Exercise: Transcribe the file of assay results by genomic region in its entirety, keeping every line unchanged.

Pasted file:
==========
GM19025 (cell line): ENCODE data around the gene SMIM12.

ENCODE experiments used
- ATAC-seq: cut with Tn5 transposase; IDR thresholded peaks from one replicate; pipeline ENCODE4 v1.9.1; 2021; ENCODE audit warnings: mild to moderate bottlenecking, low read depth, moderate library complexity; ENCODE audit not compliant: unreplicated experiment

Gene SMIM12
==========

GM19025 (cell line): ENCODE data around the gene SMIM12.

ENCODE experiments used
- ATAC-seq: cut with Tn5 transposase; IDR thresholded peaks from one replicate; pipeline ENCODE4 v1.9.1; 2021; ENCODE audit warnings: mild to moderate bottlenecking, low read depth, moderate library complexity; ENCODE audit not compliant: unreplicated experiment

Gene SMIM12